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Geochronology Advances in geochronological science
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© Author(s) 2020. This work is distributed under
the Creative Commons Attribution 4.0 License.
© Author(s) 2020. This work is distributed under
the Creative Commons Attribution 4.0 License.

Submitted as: research article 20 Jan 2020

Submitted as: research article | 20 Jan 2020

Review status
A revised version of this preprint is currently under review for the journal GChron.

Seasonal deposition processes and chronology of a varved Holocene lake sediment record from Lake Chatyr Kol (Kyrgyz Republic)

Julia Kalanke1, Jens Mingram1, Stefan Lauterbach2, Ryskul Usubaliev3, and Achim Brauer1,4 Julia Kalanke et al.
  • 1GFZ German Research Centre for Geosciences, Section 'Climate Dynamics and Landscape Evolution', Potsdam, Germany
  • 2University of Kiel, Leibniz Laboratory for Radiometric Dating and Stable Isotope Research, Kiel, Germany
  • 3Central Asian Institute for Applied Geoscience, Bishkek, Kyrgyzstan
  • 4University of Potsdam, Institute of Geoscience, Potsdam, Germany

Abstract. A finely laminated lake sediment record with a basal age of 11,619 ± 603 years BP was retrieved from Lake Chatyr Kol (Kyrgyz Republic). Microfacies analysis reveals the presence of seasonal laminae (varves) from the sediment basis to ~ 360 ± 40 years BP. The Chatvd19 floating varve chronology covers the time span from 360 ± 40 years BP to the base and relies on replicate varve counts on overlapping petrographic thin sections with an uncertainty of ± 5 %. The uppermost non-varved interval was chronologically constrained by 210Pb and 137Cs γ-spectrometry and interpolation based on varve thickness measurements of adjacent varved intervals with an assumed uncertainty of 10 %. Six varve types were distinguished, are described in detail and show a changing predominance of clastic-organic, clastic-calcitic or -aragonitic, calcitic-clastic, organic-clastic and clastic-diatom varves throughout the Holocene. Variations in varve thickness and the number and composition of seasonal sublayers are attributed to 1) changes in the amount of summer or winter/spring precipitation affecting local runoff and erosion and/or to 2) evaporative conditions during summer. Radiocarbon dating of bulk organic matter, daphnia remains, aquatic plant remains and Ruppia maritima seeds reveal reservoir ages with a clear decreasing trend up core from ~ 6,150 years in the early Holocene, to ~ 3,000 years in the mid-Holocene, to ~ 1,000 years and less in the late Holocene and modern times. In contrast, two radiocarbon dates from terrestrial plant remains are in good agreement with the varve-based chronology.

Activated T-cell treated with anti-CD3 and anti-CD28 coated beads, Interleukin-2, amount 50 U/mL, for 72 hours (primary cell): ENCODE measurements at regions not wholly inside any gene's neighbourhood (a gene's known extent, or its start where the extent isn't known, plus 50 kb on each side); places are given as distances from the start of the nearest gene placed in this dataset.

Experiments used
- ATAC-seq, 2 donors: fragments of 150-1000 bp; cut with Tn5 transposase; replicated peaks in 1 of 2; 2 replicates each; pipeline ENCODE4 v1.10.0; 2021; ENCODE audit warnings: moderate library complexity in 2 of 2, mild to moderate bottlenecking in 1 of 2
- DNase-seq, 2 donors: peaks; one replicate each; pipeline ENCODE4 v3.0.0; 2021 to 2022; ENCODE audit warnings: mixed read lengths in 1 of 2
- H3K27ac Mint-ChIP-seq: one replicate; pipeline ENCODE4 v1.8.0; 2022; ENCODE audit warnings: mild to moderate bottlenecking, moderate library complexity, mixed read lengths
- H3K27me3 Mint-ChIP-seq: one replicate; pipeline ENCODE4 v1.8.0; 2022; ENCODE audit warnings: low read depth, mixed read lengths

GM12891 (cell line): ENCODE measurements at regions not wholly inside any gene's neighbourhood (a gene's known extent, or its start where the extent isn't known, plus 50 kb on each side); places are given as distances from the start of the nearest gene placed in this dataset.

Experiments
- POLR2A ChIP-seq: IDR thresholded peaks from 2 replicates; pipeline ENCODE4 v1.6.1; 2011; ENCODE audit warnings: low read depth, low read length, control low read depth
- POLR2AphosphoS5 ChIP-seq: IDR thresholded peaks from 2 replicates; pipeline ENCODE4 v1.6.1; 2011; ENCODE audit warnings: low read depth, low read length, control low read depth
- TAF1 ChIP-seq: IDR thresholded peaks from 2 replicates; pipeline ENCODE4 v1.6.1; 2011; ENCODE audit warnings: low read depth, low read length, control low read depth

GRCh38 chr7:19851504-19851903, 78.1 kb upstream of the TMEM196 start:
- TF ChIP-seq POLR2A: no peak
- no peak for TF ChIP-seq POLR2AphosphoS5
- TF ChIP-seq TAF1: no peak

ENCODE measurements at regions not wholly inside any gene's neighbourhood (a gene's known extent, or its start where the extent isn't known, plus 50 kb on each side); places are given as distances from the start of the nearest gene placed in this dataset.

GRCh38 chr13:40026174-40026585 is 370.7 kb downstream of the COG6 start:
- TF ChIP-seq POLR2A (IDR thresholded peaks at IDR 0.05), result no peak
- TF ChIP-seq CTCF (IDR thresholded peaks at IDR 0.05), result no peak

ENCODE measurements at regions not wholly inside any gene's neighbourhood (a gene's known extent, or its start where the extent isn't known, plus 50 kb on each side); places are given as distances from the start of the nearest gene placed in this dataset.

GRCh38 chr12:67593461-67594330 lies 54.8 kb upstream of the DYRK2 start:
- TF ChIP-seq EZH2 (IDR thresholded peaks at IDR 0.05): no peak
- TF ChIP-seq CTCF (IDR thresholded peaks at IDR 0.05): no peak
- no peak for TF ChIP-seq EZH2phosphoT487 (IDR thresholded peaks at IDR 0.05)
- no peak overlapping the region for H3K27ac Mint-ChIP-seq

Julia Kalanke et al.

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Status: final response (author comments only)
Status: final response (author comments only)
AC: Author comment | RC: Referee comment | SC: Short comment | EC: Editor comment

Julia Kalanke et al.

Julia Kalanke et al.


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Latest update: 01 Apr 2020
Publications Copernicus
Short summary
Our study presents the first seasonally laminated (varved) sediment record covering almost the entire Holocene in high-mountainous arid Central Asia. The established floating varve chronology is confirmed by two terrestrial radiocarbon dates, whereby aquatic radiocarbon dates reveal decreasing reservoir ages up core. Changes in seasonal deposition characteristics are attributed to changes in runoff and precipitation and/or to evaporative summer conditions.
Our study presents the first seasonally laminated (varved) sediment record covering almost the...